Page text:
The Fading Tapestry of a Life Once Lived

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The Fading Tapestry of a Life Once Lived

/ Post by Codi Lindsey

by Maria Kubitz


On September 30, it will be ten years since you died. Ten years isn’t very long in the grand scheme of things. But considering you died at the tender age of four, it feels like so much more.

Memories of you have already begun to fade. Evidence of your very existence is far and few between. Clothes you wore, things you cherished, and art you created all fit into a few small bins. Bins that have long since been packed away with the rest of the things we rarely use. A few cherished items and photos of you are left out to admire.

But outside of our home—and outside of our hearts and minds—your short life went by unnoticed. Unknown to the world except by the few who knew you during those four short years, and whose hearts you indelibly touched.

Recently, we traveled abroad and visited cities that are centuries or millennia old. We explored ancient ruins that were abandoned long ago by the march of progress. Ruins that were literally buried under countless layers of dirt and modern adaptation. Fragile artifacts have to be painstakingly unearthed and preserved. Each one a small clue of lives that have long been forgotten.

Archeologists are left to look at impossibly small fragments of what once was. They merely guess at the most rudimentary details of people who were once so important to their family and friends. Without much to go on, they can never hope to know these people beyond their age, sex, status in society, and maybe a few more inconsequential facts. They’ll never uncover the beauty these people brought into the hearts and lives of those who loved them.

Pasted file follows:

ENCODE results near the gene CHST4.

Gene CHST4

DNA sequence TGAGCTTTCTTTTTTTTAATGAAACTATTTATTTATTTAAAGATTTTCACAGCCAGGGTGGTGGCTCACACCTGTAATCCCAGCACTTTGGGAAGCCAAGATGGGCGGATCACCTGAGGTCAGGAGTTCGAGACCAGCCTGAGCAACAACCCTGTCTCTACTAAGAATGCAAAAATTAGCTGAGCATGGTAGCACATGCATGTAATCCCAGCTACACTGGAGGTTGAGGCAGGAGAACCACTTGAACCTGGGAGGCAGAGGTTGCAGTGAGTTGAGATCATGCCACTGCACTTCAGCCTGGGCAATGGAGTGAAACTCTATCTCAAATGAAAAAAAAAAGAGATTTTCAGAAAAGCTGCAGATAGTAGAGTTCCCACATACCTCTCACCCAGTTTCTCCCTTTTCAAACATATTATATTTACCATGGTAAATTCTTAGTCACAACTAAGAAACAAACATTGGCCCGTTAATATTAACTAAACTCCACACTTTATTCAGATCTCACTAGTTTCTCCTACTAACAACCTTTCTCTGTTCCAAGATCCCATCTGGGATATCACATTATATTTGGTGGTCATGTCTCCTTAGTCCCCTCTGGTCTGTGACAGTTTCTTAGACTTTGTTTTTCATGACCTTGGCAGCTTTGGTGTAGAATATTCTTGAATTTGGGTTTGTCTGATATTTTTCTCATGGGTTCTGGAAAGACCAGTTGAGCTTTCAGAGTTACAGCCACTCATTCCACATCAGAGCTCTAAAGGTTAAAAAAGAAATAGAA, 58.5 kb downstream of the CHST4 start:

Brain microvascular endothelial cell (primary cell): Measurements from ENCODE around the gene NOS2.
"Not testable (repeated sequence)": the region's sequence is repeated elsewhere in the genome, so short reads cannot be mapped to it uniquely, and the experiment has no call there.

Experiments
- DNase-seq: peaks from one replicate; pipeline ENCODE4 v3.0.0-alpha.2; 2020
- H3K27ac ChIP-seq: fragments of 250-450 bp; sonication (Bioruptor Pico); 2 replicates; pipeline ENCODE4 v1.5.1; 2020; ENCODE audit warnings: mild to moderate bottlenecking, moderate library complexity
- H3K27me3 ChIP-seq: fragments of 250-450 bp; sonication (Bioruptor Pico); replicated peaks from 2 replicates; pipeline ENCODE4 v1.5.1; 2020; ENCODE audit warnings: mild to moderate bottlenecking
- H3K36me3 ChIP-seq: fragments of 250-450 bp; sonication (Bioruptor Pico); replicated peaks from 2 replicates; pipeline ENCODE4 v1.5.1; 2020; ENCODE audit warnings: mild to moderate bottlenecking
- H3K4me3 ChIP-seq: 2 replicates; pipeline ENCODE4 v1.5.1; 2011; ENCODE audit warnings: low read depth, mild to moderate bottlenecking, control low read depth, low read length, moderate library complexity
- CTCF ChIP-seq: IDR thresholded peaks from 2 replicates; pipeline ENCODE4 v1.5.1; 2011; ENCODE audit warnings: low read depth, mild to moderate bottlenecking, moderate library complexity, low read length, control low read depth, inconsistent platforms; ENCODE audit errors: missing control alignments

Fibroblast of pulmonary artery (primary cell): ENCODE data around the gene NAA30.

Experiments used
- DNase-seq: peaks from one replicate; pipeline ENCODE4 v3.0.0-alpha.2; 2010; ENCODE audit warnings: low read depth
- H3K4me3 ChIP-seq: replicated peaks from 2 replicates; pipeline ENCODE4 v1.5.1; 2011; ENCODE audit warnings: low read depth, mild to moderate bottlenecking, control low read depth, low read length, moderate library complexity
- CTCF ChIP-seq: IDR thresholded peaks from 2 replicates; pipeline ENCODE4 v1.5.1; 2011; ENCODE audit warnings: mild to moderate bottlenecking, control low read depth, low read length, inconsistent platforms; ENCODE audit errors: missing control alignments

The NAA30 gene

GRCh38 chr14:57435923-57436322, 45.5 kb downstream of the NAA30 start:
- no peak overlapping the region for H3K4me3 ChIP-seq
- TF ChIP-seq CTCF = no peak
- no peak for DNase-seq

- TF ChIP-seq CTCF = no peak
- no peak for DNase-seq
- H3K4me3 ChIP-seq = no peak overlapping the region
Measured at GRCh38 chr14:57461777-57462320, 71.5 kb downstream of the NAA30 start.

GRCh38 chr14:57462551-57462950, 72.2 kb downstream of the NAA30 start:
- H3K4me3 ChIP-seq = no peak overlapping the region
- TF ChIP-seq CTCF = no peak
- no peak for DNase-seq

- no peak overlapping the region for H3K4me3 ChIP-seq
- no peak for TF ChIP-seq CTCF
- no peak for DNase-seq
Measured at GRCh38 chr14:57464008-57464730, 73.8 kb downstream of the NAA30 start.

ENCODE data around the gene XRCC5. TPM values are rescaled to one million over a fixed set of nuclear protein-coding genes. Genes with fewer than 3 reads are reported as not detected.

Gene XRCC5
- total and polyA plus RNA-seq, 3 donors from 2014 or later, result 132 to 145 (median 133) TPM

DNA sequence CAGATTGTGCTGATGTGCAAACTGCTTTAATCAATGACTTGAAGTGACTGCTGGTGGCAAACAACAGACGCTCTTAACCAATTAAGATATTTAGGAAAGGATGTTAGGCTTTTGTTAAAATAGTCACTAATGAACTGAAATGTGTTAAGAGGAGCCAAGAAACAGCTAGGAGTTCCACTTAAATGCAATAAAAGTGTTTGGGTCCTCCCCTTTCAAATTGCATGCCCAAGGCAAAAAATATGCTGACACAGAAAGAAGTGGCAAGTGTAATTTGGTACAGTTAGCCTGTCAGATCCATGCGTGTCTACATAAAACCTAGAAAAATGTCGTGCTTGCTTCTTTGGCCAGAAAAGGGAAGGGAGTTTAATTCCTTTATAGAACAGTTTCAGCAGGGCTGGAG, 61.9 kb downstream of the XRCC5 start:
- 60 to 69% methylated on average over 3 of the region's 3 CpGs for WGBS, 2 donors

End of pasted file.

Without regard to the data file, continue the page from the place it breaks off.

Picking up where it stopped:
And when our lives come to an end, what then? When our belongings are rummaged through after we are dead and gone, what will they piece together about your life—so spirited and vibrant—that ended so long ago?

What will a box of favorite outfits, a few pairs of shoes, costumes, and other small trinkets tell them about you? Could these things ever convey your sense of humor and adventure? Will they tell of your guarded shyness around strangers, yet decisive bossiness at home? Could anyone who never met you begin to use these excavated objects as evidence of the depth and boundless imagination that vividly colored the world we shared together?

Unfortunately not.

We’ve tried to write down memories of you, but they can’t ever fully convey the rich tapestry of your brief life.

Memories only highlight fragments of who you were and the impact you had on those who loved you. They lack depth and detail of your complex, unique being.

Over a decade since your death, the brightly colored threads which had weaved together to form the story of your life have significantly faded and worn. And they’ll continue to do so as time ticks by.

While your family lovingly cares for your tapestry in our hearts and thoughts, we cannot stop or slow the continual damage caused by the passing of time. Each birthday and anniversary of your death serves as a harsh, sobering reminder of this reality.

No matter how faded or damaged your life’s tapestry becomes, you are a vibrant, brilliant part of our life tapestries. This is the one thing that will withstand the test of time. For the rest of our lives, you remain a constant presence; a beacon of love and a guiding light of purpose.

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